Fangs & Foul Play (issue 0-1)

Fangs & Foul Play (Issues 0-1), by L.K. Ingino and Alex Guenther with colors by Ilaria Fella and Mariam Yasser, letters by Joel Rodriguez, and editing by Chuck Pineau, is, fundamentally, very funny. I mean, okay, sure, it’s horror. But mostly it’s just funny. Issue 0 is “The Enthralling.” I guess our dudebro is “an ex-army colonel with a tortured past,” because Kickstarter told me … Continue reading Fangs & Foul Play (issue 0-1)

Slice of Life #1

Slice of Life, by Kat Calamia, Phil Falco, and Valeria Peri, with letters by Tyler Esposito and Garth Mattams, started out life on Webtoon Canvas. (Tangentially, I’m always sort of startled by the high quality of some of what hangs out on Canvas. Definitely not all, obviously, but some of it is better than a lot of the originals.) Slice of Life is marketed as … Continue reading Slice of Life #1

Vampire Emmy and the Garbage Girl

Vampire Emmy and the Garbage Girl, by Pat Shand, Roberta Ingranata, Carola Borelli, and Jim Campbell, is short and funny and surprisingly tender. It is, as the first section is titled, a Meet Cute—with, of course, vampires and shapeshifters and small demons (and raccoons). While they’re all collected in one volume, the book is itself almost a series of vignettes, an exploration of a burgeoning … Continue reading Vampire Emmy and the Garbage Girl

after National Librarian Day

It’s Easter, if you celebrate it on the western calendar, and also the midst of Ramadan, and right around Passover too. It is also, apparently, the day after National Librarian Day, and I have about as many feelings about that as I always have around National Library Week. Events like National Library Week and National Library Workers’ Day and National Librarian Day are meant, at … Continue reading after National Librarian Day

Any Way the Wind Blows: A Tor.com Original

Seanan McGuire’s “Any Way the Wind Blows,” published originally right here on Tor.com’s website, is very short, very funny, very charming, and very good. Which is far too many verys in one sentence, is it not? But it is a delightful little piece of writing. The premise is fairly simple: our captain and her crew, aboard the good airship Stubby (aka Her Majesty’s Stalwart Triumph … Continue reading Any Way the Wind Blows: A Tor.com Original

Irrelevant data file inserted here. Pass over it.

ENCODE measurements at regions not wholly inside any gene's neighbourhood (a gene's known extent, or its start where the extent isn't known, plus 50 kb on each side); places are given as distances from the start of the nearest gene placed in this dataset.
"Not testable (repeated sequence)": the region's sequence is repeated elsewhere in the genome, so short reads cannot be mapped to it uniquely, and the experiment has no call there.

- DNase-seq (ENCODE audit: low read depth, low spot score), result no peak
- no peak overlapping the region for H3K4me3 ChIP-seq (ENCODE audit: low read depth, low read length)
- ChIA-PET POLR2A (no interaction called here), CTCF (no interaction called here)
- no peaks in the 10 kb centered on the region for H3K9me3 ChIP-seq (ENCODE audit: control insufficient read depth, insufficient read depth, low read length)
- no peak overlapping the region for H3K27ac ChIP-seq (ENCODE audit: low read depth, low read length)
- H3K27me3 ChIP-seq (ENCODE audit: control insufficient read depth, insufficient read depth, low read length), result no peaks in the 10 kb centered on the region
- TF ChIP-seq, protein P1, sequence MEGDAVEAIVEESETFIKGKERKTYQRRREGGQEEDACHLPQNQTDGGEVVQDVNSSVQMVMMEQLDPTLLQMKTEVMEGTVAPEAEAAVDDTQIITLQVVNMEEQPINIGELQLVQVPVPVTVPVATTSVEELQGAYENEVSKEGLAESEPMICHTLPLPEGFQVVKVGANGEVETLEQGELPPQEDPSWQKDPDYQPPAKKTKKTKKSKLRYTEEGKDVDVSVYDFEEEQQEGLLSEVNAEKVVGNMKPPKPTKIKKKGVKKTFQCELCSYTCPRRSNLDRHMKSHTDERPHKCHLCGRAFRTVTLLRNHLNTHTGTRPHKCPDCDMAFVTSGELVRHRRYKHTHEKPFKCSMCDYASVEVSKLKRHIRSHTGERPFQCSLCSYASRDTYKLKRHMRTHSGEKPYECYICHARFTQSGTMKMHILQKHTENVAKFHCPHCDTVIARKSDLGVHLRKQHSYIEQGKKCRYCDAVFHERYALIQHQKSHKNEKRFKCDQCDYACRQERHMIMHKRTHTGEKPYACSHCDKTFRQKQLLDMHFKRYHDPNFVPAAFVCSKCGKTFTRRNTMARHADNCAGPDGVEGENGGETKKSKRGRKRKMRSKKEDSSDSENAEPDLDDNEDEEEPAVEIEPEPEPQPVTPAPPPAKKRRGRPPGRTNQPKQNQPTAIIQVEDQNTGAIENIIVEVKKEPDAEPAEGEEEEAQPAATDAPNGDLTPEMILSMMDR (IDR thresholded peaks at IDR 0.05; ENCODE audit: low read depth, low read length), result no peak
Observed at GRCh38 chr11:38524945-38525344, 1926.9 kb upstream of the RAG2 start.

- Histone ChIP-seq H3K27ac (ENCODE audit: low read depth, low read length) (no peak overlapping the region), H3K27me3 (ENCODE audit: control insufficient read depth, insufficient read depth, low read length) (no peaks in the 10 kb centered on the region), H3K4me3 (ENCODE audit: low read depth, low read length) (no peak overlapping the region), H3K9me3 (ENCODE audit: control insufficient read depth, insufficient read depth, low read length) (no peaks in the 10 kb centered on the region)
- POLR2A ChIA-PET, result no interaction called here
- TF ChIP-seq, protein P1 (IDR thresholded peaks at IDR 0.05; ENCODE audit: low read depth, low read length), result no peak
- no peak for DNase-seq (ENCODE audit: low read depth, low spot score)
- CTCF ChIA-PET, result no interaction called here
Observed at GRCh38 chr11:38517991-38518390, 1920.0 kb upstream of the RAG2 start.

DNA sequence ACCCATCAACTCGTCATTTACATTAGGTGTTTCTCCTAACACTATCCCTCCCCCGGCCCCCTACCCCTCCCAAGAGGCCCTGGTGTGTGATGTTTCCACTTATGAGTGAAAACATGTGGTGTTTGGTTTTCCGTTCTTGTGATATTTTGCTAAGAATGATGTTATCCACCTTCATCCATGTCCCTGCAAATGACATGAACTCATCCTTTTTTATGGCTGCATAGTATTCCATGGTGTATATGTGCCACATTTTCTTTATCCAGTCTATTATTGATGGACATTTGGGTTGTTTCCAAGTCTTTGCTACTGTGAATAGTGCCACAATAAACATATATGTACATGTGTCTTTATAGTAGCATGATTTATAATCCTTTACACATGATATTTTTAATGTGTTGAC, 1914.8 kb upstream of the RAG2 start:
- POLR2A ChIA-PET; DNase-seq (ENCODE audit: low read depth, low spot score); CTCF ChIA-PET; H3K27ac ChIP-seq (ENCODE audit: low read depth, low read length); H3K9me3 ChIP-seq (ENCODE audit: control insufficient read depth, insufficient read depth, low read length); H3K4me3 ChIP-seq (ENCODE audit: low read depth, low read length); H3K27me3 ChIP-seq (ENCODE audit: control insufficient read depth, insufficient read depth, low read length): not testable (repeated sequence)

on serving preservice teachers during a time of book banning

Mine is a wildly varied job, one where I spend a large part of my time giving directions (printer’s over there, bathroom’s yonder, oh sorry you want the men’s bathroom that’s thataway, yeah we finally have a color printer again it’s yonder) and then can bounce in a moment to doing intensive research and hunting down difficult to find primary sources. (I’ve gotten really good … Continue reading on serving preservice teachers during a time of book banning

four mini reviews, four informational picture books

These aren’t quite capsule reviews, or even lightning reviews, but they are a series of short book reviews of informational kids’ books that I read on Friday—because, as a librarian who works with children’s literature a lot so I can serve preservice teachers and preservice speech therapists, I need to know that lit. And preservice teachers really need informational texts. Before I launch into these … Continue reading four mini reviews, four informational picture books

you don’t have to be smol to enjoy The Going to Bed Book